Veterinarians use an old remedy to eradicate the deadliest infectious disease known to humanity. Rabies.
It was the season for guavas. Their sweet musky fragrance drifted through the morning air and into the open window of seven-year-old Sharon Korir, beckoning her outside to play.
The year was 2003, the day after Christmas. As was customary, Sharon had traveled with her parents to their home village in rural Kenya for the holiday. When it came time to return to Nairobi, the doting grandparents asked Sharon to spend an extra day.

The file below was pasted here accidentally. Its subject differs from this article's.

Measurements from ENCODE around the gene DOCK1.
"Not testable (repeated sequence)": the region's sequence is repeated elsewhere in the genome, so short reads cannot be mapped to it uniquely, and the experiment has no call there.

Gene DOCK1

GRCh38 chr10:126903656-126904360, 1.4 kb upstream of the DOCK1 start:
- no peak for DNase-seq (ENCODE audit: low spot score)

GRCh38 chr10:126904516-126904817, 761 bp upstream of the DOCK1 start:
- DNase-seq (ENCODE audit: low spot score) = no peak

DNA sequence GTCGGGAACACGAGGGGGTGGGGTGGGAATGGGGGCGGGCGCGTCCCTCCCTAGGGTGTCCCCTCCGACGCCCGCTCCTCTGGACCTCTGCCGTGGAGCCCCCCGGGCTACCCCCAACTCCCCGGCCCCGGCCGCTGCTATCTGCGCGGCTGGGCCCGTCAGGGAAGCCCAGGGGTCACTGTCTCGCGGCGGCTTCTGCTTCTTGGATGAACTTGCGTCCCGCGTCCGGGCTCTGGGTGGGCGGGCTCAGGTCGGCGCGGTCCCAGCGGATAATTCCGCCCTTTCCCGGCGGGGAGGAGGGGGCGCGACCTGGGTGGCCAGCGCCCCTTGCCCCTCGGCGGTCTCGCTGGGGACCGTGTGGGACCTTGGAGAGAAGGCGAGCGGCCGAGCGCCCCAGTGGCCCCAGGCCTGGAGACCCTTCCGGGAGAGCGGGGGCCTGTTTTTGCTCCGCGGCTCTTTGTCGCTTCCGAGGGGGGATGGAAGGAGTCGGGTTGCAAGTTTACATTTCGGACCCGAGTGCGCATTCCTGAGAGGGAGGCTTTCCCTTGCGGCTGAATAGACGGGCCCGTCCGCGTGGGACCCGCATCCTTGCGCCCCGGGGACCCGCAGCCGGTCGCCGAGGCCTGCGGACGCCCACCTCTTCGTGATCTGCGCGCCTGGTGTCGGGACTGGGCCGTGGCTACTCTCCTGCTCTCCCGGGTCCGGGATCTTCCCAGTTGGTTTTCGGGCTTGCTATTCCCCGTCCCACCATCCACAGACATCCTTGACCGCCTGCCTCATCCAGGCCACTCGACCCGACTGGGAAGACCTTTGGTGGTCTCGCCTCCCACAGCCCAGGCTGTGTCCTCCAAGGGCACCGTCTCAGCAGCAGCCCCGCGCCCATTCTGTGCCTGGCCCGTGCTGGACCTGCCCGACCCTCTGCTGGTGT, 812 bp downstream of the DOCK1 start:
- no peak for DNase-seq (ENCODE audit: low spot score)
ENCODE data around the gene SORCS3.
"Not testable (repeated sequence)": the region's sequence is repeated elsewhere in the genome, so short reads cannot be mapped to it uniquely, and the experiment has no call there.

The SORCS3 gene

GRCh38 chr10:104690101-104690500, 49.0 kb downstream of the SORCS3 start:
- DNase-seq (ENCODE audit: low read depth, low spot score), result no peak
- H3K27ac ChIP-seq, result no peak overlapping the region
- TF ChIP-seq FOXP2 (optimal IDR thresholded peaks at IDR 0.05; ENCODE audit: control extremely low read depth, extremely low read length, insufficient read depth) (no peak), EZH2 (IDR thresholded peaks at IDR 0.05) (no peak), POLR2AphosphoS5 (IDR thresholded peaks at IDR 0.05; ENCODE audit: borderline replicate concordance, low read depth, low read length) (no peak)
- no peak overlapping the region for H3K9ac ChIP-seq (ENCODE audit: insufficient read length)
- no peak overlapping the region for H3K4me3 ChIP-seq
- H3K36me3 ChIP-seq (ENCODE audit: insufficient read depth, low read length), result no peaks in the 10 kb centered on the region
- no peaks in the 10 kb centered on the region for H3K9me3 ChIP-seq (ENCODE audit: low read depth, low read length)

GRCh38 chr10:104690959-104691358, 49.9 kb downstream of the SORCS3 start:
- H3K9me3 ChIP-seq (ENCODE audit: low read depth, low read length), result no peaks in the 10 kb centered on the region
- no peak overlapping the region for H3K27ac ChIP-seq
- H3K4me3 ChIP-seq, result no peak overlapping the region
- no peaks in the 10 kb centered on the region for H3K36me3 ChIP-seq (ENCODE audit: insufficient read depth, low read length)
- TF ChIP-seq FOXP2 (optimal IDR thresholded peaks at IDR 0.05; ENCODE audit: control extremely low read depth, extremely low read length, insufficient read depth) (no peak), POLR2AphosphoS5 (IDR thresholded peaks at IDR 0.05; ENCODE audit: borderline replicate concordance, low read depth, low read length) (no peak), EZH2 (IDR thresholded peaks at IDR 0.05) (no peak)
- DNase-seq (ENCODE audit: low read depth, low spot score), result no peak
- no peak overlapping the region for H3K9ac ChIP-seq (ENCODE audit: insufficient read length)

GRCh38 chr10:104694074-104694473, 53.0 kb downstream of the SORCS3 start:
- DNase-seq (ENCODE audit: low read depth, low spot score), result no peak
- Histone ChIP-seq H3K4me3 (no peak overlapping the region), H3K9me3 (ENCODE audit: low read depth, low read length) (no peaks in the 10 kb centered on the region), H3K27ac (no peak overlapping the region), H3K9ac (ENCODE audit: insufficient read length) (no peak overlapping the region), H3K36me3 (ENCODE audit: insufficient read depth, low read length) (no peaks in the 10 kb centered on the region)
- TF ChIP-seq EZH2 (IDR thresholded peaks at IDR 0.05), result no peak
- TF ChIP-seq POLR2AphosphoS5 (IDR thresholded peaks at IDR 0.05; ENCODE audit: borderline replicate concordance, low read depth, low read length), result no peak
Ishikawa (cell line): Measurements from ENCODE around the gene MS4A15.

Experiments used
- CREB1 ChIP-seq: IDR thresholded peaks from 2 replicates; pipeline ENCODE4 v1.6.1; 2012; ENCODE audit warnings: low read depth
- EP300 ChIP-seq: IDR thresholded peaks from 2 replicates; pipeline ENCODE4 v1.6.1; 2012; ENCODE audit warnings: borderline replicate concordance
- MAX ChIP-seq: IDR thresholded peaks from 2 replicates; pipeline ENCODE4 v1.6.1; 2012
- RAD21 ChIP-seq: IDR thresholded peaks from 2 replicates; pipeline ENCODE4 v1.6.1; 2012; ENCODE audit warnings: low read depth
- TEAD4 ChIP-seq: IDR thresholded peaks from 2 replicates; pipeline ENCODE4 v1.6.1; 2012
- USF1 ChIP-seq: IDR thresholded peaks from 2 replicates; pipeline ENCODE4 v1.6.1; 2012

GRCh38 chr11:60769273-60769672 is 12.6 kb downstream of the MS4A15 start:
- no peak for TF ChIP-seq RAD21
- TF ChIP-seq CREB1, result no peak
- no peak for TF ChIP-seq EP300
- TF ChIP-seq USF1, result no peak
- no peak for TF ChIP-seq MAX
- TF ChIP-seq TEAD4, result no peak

The rains had passed and that day arrived with welcome blue skies. Sharon and her friends … » More …
AS THE CHIEF OF PEDIATRIC INFECTIOUS DISEASES at the University of Chicago’s Comer Children’s Hospital, Ken Alexander ’82 is no stranger to the measles, pertussis, or chicken pox.
He also works with children with HIV-related illness, pneumonia, and respiratory infections. He and his colleagues identify and treat infections caused by the typical viruses and bacteria as well as the little-known parasites and even fungi.
But when we sit down to visit near his offices on the north end of UC’s campus, Alexander wants to talk about something that isn’t a children’s disease at all.